Finally, Mr. President, with respect to the Senator's specific question, this Section applies to injunctions in effect on or after the date of enactment. What that means is, for any injunction that may have been issued under a court's authority under the Code prior to enactment, such an injunction is afforded statutory permanence from the date of enactment forward, assuming that it otherwise meets the qualifying criteria described earlier. A good example of this would be the injunctions issued in the Manville and the UNR Industries reorganizations, both of which are intended to be covered by this section and both of which will be confirmed as permanent under this statute, so that the securities of these reorganized companies should no longer be discounted because of any fear of unknown asbestos liabilities. Regarding any prospective asbestos-related trusts and their related injunctions, they, too, would qualify under the statute so long as the criteria outlined in the proposed legislation are satisfied.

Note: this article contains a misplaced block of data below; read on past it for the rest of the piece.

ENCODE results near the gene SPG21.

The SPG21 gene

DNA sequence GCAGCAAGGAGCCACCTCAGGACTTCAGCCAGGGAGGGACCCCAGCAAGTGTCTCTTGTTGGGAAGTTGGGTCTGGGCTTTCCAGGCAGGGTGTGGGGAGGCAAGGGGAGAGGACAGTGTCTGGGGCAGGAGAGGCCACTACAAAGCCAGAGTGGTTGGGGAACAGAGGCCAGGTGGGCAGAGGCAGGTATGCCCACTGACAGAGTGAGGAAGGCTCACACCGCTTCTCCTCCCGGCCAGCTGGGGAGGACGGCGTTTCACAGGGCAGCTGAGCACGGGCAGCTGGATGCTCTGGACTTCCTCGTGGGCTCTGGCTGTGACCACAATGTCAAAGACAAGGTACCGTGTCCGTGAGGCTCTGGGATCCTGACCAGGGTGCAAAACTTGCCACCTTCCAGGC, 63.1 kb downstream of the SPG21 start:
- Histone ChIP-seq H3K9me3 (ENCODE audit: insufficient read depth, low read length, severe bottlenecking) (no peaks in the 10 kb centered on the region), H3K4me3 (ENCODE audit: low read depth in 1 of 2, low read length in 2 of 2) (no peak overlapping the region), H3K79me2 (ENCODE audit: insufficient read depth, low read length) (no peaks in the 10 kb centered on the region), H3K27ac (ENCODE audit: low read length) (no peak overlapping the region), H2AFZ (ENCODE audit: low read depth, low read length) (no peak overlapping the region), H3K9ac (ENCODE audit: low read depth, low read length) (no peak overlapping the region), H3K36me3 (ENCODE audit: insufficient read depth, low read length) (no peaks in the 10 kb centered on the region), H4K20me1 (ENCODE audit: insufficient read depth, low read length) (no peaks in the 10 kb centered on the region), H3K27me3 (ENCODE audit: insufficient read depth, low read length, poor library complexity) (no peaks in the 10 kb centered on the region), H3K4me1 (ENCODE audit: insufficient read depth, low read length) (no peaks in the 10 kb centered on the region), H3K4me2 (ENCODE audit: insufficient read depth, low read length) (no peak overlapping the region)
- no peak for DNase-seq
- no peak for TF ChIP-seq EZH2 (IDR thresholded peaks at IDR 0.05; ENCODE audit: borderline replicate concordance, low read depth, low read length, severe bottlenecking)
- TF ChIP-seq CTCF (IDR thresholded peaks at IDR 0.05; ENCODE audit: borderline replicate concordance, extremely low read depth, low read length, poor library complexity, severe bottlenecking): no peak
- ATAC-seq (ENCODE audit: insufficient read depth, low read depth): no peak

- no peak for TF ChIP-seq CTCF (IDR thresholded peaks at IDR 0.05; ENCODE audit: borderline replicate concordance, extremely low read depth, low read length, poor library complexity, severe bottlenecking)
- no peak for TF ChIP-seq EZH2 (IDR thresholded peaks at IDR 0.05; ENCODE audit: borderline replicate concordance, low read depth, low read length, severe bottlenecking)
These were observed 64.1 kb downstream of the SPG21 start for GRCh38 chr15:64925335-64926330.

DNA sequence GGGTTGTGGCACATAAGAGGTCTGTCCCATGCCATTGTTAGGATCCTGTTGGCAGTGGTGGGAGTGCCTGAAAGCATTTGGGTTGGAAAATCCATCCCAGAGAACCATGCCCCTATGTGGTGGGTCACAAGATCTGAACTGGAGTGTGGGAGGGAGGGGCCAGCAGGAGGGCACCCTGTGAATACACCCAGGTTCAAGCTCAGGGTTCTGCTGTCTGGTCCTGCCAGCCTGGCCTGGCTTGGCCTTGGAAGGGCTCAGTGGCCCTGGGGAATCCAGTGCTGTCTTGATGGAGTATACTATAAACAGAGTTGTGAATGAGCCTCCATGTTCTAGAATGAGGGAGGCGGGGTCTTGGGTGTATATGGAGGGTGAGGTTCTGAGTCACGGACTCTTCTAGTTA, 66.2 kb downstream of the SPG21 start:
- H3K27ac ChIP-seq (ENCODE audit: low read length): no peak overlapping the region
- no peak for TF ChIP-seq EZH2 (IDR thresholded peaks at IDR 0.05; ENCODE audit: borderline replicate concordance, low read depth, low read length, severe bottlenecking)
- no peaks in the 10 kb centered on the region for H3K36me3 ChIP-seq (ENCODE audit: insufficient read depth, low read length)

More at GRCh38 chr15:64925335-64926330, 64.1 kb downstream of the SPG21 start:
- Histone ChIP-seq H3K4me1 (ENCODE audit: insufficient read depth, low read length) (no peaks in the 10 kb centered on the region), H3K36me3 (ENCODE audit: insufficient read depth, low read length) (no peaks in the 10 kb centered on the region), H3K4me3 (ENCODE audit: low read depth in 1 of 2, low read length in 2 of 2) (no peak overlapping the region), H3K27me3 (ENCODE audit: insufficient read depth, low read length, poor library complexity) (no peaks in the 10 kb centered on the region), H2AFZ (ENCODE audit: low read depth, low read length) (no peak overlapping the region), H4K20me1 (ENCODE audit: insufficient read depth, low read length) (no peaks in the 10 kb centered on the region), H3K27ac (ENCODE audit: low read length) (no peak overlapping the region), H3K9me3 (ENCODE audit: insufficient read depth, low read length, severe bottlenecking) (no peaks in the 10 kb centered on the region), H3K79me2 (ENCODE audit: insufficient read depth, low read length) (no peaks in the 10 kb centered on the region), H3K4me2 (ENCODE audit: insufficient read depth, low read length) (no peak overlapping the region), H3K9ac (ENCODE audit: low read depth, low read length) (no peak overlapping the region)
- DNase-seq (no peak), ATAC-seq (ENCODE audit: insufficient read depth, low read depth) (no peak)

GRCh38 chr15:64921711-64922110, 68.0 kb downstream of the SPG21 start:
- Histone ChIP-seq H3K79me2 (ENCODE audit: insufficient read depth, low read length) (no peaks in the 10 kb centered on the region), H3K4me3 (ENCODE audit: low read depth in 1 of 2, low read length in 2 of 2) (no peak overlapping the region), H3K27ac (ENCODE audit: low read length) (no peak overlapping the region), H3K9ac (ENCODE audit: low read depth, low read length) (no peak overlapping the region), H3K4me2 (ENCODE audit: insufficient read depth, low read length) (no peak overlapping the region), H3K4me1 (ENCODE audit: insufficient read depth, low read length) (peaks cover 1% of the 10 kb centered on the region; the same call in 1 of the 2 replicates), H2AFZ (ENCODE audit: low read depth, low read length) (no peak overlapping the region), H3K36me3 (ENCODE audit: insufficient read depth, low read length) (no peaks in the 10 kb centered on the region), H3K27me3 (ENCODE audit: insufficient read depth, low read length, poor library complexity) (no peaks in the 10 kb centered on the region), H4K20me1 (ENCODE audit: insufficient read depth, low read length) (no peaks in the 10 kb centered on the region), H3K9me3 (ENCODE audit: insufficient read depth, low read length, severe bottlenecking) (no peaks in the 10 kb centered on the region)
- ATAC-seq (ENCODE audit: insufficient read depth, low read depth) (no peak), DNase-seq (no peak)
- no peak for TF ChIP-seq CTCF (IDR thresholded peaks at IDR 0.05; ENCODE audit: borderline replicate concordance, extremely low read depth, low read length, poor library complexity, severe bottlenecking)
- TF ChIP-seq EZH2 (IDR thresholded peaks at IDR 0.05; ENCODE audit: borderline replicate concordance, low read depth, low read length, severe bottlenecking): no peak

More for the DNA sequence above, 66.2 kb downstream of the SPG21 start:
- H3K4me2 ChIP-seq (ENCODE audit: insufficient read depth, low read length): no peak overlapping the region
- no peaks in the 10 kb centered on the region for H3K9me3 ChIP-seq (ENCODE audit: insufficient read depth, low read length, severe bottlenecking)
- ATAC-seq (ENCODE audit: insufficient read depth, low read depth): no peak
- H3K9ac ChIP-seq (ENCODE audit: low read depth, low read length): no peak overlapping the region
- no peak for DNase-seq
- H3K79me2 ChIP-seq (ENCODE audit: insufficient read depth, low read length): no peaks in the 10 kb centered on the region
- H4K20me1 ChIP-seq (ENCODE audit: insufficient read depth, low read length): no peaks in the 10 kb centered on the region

Mr. BROWN. Mr. President, I thank the distinguished bill manager for his explanation, and I am pleased that this provision has been approved by the other body and can be approved by the Senate again here today. As the Senator from Alabama has ably stated, adoption of this provision will assure that the financial markets are free to value the securities of reorganized companies such as Denver-based Manville Corporation, unencumbered by any suggestion that asbestos-related claims arising from Manville's pre-bankruptcy activities, whether existing now or manifesting in the future, may reach to the reorganized company in any fashion other than that provided in the confirmed plan of reorganization. In essence, we are affirming what Chapter 11 reorganization is supposed to be about: allowing an otherwise viable business to quantify, consolidate, and manage its debt so that it can satisfy its creditors to the maximum extent feasible, but without threatening its continued existence and the thousands of jobs that it provides. I am pleased to have been an original sponsor of this important provision, and I urge my colleagues to support it and the entire Bankruptcy Reform Amendments package that is before us today.